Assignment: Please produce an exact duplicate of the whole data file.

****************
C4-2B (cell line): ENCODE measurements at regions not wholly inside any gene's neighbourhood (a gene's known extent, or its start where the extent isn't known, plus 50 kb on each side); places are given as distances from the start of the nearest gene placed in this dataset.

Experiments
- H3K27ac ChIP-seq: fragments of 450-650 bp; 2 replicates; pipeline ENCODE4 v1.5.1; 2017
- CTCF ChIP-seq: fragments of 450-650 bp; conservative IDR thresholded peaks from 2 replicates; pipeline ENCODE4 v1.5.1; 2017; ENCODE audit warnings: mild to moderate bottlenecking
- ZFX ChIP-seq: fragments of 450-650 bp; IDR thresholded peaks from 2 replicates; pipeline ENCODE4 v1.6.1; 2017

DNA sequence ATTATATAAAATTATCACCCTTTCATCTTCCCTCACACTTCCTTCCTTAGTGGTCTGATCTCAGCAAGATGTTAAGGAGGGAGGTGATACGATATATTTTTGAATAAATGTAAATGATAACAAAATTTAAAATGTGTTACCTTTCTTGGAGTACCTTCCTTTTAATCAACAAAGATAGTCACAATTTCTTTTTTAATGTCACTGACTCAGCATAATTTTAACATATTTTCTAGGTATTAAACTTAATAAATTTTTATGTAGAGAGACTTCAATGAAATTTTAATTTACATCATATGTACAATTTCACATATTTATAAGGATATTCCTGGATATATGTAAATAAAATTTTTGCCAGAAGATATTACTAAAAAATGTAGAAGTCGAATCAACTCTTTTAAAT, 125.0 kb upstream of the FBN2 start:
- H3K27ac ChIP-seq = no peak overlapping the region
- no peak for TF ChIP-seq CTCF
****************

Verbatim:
C4-2B (cell line): ENCODE measurements at regions not wholly inside any gene's neighbourhood (a gene's known extent, or its start where the extent isn't known, plus 50 kb on each side); places are given as distances from the start of the nearest gene placed in this dataset.

Experiments
- H3K27ac ChIP-seq: fragments of 450-650 bp; 2 replicates; pipeline ENCODE4 v1.5.1; 2017
- CTCF ChIP-seq: fragments of 450-650 bp; conservative IDR thresholded peaks from 2 replicates; pipeline ENCODE4 v1.5.1; 2017; ENCODE audit warnings: mild to moderate bottlenecking
- ZFX ChIP-seq: fragments of 450-650 bp; IDR thresholded peaks from 2 replicates; pipeline ENCODE4 v1.6.1; 2017

DNA sequence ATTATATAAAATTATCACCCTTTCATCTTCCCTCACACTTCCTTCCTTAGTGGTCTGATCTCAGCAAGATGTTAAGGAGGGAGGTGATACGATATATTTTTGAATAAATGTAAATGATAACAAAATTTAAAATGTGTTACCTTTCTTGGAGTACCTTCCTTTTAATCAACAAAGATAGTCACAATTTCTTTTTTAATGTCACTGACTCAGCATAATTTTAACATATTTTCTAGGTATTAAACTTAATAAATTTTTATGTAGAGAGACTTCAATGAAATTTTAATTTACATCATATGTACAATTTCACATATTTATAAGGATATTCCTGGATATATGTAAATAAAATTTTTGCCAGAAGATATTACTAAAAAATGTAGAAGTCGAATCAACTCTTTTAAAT, 125.0 kb upstream of the FBN2 start:
- H3K27ac ChIP-seq = no peak overlapping the region
- no peak for TF ChIP-seq CTCF